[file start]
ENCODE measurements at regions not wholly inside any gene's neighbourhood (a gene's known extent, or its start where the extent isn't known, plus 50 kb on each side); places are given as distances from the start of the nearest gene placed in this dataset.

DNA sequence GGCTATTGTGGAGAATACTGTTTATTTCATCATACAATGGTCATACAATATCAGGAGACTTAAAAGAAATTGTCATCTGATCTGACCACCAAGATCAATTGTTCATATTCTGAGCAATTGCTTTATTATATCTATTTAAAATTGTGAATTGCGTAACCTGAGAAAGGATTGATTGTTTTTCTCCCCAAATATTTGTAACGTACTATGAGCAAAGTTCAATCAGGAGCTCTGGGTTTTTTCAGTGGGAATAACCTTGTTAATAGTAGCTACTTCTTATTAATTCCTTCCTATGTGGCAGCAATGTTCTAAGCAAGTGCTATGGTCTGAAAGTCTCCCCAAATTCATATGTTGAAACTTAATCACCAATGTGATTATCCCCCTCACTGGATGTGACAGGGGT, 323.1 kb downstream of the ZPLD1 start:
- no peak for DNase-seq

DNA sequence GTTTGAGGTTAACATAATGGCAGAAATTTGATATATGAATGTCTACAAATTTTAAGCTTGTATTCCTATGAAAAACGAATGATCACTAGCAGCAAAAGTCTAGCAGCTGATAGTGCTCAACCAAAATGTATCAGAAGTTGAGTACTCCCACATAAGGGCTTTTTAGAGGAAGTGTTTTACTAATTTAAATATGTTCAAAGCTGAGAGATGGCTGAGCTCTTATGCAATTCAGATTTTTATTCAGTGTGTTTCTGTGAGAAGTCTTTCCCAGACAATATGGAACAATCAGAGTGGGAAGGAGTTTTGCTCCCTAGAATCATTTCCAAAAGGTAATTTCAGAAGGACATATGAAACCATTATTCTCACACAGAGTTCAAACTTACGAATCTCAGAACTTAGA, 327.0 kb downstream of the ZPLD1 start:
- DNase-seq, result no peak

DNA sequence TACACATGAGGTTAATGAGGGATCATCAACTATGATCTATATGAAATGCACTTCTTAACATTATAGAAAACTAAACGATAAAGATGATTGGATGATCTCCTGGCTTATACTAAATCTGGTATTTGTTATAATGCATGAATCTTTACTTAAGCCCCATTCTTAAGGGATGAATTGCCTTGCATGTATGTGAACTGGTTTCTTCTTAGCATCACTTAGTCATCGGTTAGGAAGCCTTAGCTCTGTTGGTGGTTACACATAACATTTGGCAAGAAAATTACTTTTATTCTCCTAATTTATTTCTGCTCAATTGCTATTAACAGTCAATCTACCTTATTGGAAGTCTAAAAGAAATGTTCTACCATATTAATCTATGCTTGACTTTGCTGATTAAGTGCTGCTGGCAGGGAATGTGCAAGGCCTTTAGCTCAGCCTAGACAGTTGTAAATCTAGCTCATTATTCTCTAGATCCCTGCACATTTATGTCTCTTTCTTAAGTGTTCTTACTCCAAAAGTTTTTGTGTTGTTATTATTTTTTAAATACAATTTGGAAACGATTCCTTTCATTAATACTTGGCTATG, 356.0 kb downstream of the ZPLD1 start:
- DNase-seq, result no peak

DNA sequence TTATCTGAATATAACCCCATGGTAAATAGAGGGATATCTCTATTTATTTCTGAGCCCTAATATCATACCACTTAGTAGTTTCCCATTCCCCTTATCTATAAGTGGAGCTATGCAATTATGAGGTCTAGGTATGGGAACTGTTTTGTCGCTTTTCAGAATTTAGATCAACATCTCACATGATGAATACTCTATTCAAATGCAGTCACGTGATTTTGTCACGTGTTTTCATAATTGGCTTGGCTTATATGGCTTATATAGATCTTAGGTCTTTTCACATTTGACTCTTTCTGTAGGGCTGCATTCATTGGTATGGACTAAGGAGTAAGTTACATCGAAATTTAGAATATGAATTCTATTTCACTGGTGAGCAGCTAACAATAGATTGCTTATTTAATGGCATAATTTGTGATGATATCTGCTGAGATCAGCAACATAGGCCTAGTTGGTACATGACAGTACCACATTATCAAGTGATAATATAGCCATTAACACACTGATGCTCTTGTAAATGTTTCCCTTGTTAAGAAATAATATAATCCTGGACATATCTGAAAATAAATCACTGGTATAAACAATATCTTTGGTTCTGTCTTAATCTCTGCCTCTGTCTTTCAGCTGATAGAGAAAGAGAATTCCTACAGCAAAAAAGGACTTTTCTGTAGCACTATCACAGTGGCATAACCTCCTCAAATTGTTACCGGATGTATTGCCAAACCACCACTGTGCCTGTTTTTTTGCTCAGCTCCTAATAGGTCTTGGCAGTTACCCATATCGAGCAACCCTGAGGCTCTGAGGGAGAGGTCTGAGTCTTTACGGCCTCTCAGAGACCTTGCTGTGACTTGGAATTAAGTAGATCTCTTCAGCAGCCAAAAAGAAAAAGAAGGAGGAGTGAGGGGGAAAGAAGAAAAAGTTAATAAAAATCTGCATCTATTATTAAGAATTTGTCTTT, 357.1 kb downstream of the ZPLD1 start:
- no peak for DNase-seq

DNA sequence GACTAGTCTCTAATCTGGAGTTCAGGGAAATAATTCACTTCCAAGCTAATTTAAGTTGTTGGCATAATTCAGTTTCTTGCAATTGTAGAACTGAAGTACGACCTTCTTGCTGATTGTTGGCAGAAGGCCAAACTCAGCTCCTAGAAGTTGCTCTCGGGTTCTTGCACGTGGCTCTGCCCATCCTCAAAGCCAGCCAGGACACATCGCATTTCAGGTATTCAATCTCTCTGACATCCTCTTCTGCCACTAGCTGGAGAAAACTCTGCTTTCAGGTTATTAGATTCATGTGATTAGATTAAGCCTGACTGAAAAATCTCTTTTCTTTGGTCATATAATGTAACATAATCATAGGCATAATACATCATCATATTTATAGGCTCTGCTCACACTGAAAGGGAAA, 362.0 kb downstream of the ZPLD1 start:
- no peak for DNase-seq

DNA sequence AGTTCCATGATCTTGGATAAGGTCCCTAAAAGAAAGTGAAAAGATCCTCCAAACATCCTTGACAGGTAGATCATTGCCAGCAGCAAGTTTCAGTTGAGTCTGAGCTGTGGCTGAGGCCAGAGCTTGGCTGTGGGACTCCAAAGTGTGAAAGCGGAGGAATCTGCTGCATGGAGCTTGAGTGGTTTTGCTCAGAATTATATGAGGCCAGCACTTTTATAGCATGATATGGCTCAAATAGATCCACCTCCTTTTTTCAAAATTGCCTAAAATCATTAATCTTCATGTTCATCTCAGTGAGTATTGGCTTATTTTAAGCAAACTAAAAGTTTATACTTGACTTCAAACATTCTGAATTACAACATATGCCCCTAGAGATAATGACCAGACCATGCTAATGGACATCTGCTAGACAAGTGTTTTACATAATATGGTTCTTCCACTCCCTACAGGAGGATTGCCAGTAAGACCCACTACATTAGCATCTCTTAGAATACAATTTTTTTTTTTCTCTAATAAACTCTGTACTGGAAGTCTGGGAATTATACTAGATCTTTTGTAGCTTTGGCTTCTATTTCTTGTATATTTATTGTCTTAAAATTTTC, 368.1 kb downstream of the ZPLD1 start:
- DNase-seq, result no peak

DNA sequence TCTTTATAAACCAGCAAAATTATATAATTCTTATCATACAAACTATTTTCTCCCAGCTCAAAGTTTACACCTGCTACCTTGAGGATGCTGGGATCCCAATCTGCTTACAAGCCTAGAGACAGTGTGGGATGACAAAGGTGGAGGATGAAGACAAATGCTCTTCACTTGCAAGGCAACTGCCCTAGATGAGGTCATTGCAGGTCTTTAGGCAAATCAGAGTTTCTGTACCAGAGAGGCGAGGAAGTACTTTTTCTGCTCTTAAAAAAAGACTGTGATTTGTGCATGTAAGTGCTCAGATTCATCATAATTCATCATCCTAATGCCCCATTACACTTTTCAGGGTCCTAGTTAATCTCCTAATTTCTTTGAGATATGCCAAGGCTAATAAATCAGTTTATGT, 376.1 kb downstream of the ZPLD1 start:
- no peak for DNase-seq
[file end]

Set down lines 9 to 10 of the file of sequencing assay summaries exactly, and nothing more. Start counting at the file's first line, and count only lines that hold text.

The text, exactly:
- no peak for DNase-seq

DNA sequence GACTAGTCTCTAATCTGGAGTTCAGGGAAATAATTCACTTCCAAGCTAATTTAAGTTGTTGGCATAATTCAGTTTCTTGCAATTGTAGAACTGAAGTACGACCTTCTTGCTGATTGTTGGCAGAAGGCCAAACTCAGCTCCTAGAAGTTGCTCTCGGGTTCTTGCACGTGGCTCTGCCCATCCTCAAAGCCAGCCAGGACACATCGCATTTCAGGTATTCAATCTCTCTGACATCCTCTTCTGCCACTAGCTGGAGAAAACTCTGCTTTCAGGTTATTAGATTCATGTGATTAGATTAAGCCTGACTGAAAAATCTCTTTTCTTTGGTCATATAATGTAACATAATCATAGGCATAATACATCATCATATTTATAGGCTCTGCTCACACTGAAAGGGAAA, 362.0 kb downstream of the ZPLD1 start: